How does the Immune Response work

Understanding the basic response process for foreign pathogens


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This articles content is derived from a correlation of various scientific explanations, with the purpose of simplifying the understanding, for a patient and caregiver just beginning their knowledge and learning journey.


What is a Immune response

The basic components that come together, to defend our bodies from foreign and harmful invaders.
The Definition of an immune response;
The body’s immune response to the presence of a foreign antigen.



Patrolling and detecting foreign invaders.
The immune system patrols for foreign (non-self) Antigens and Pathogens.

  • Antigens are essentially fragmented evidence of a cells anatomy, protein signatures on its surface. An ID or Passport.
  • Pathogens foreign invader cells – infectious agents (germs) that come from outside the body such as Bacteria and Viruses. Pathogens insert themselves are their corrupt snippet of DNA code, into a new healthy ost cell, that quickly replicates itself.



The Immune systems first responders are the “Antigen Presenting Cells” – (APC)

There are 3 types of APC Cells.
Macrophages, Dendretic Cells (DC) and B Cells.

The APC cells primary function is to consume antigens and pathogens, and showcase them on their surface to recruit a Helper T Cell Response.

Once a Helper T Cell is activated by an APC cell, it releases a storm of chemical messengers to recruit and amplify a greater immune response.

Let’s focus on 2 types of the 3 APC’s.

Macrophage Cells
These are large white blood cells that locate and ‘eat’ particles, such as bacteria, viruses, fungi, and parasites. (Pathogens).

Dendritic cells
These are cells found in tissue nearer to the outside of our bodies, such as skin, throat, Lungs and GI Tract.


More Explantions

B Cells are one of 3 types of Antigen Presenting Cells (APC) –
B Cell, Dendritic, Cells & Macrophages

Antigen Presenting Cells consume foreign invaders.
APC consumes foriegn antigens and their pathogens, they digest and showcase a sample of theses antigens at their surface through a receptor called MHC 2.
MHC 2 transports this digested sample from within the APC cell, to the exterior surface, like a warning flag with a sample fragment (Antigen) attached that attracts help. Help can then engage with the antigen and recruit more help from the immune systems Helper T Cells and B Cells.

APC Cells are of 3 types

  1. Dendritic Cells (DC)
  2. B Cells
  3. Macrophages

This Video highlights Macrophages as the APC example.

  • All Neucleated Cells have MHC 1 on their surface,
  • All APC Cells have MHC 2 as well. The 3 types of APC cells are Macrophages, B Cells, T Cells.
  • MHC (1) are receptors on the surface of all neckeated cells.
  • MHC receptors provide a presentation of material within the cell to the outside of the cell -a flag or a passport ID
  • MHC = Major Histocompatibilty Complex
  • MHC 1 is critical, as it is the mechanism that identifies the foreign invader within the cell (like a virus), it converts a sample of this virus material to be displayed / flagged on the cells surface to alert T Cells to destroy it.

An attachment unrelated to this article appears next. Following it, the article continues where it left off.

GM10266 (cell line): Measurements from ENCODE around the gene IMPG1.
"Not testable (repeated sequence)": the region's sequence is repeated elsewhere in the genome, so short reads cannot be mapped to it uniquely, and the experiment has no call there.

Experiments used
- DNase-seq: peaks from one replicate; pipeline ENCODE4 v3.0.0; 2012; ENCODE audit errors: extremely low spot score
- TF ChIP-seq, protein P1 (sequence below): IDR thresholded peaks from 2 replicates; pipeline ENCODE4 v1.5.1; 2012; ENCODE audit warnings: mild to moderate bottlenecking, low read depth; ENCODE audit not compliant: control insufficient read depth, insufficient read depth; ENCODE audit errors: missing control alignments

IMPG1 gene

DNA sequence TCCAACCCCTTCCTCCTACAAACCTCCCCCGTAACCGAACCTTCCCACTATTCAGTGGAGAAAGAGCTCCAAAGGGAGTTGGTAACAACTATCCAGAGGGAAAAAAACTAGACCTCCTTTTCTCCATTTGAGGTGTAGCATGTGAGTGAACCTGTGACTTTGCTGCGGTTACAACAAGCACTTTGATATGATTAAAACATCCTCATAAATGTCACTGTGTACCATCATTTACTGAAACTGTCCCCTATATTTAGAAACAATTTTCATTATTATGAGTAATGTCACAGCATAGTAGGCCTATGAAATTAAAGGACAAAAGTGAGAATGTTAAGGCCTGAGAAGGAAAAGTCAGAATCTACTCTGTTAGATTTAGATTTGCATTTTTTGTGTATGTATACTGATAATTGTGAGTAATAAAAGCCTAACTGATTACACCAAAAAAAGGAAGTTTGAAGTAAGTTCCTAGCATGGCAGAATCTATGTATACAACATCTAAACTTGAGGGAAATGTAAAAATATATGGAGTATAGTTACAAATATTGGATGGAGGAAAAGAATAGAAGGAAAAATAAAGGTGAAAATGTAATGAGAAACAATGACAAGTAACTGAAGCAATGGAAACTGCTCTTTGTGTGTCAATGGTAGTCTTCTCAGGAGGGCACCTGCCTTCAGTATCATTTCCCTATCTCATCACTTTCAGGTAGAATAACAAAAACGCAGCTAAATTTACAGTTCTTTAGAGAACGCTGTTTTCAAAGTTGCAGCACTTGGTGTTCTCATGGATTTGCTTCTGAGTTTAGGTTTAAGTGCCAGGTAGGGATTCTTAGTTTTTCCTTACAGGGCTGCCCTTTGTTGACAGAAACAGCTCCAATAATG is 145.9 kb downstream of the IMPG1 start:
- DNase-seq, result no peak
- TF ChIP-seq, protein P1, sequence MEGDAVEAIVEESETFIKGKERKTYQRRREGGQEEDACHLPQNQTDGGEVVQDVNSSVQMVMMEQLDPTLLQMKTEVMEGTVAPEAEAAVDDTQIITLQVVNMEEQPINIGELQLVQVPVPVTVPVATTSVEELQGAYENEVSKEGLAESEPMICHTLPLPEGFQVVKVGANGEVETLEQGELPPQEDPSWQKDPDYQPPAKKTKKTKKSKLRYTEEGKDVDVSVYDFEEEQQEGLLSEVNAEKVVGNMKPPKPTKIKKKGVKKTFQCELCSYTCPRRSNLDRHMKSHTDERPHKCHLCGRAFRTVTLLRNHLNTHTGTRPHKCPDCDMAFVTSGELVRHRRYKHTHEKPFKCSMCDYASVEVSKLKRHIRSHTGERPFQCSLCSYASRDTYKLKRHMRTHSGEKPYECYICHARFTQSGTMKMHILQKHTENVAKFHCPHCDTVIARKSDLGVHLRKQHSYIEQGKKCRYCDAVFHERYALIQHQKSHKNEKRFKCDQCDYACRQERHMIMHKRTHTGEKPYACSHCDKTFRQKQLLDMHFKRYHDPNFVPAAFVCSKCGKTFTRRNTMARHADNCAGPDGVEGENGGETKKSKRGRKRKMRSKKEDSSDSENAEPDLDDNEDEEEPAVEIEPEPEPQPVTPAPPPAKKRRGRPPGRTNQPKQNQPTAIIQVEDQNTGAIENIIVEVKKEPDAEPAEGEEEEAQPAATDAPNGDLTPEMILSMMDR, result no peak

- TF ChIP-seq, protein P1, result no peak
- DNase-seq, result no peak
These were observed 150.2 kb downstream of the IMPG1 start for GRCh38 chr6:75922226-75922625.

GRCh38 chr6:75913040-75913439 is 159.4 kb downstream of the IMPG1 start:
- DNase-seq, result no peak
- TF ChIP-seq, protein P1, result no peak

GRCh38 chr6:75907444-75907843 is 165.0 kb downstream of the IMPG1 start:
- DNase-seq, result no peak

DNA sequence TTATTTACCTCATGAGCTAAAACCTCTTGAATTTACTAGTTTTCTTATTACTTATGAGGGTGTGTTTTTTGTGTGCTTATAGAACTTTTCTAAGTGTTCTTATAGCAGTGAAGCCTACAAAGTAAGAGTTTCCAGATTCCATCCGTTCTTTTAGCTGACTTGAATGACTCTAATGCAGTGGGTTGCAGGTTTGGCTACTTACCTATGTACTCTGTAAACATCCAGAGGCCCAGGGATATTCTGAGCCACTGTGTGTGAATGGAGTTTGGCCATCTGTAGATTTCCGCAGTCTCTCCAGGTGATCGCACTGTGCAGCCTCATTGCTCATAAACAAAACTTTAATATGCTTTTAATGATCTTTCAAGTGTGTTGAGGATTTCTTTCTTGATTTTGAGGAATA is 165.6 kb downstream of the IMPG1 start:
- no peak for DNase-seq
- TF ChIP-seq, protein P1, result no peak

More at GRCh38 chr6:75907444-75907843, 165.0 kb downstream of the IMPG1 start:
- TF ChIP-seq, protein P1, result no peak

• CD8+ T Cells once interaction occurs with the infected cell, the Cell goes through a confirmation process. It the releases perferins that punch holes into the cell surface and then release granzymes to enter via the holes and downgrade  the cells dna/destroy the cells nucleus.
  • MHC 1 only interests with CD8+ Cyctotoxic Killer T Cells
  • MHC 2 only interacts with CD4+ T Helper Cells

MHC 1 attracts immediate Killer T Celll response
MHC 2 recuits the immune system to amplify ie more macrophages, and B Cells to producing plasma  that create antibodies that locate the foreign antigens, and also produce memory B cells for use at a later date. ie remember this threat.
MHC2 – When a APC cell and a Helper T Cell bind correctly via its ligands and receptors, this then activates the Helper T Cell to release cytokines (Chemical messengers) such as interleukind and interferon gamma to recruit and amplify the immune response.

Note: APC cells have CD = Cluster Differenttions on their surface. In this example  – CD 80 & 86  =CD 40.
Note: Also refers to CD4+ Helper T Cells having CD 28 receptors and CD 40 ligands on its surface to corresponspd /communicate with the APC cell.
Note All these CD’s need to match and bind to create activation.
Note Interleukins, interferons are part of the cytokine family.

Also view 

human epidermal growth factor receptor 2
Source – NCI 
A protein involved in normal cell growth. Human epidermal growth factor receptor 2 may be made in larger than normal amounts by some types of cancer cells, including breast, ovarian, bladder, pancreatic, and stomach cancers. This may cause cancer cells to grow more quickly and spread to other parts of the body. Checking the amount of human epidermal growth factor receptor 2 on some types of cancer cells may help plan treatment. Also called c-erbB-2, HER2, HER2/neu, and human EGF receptor 2.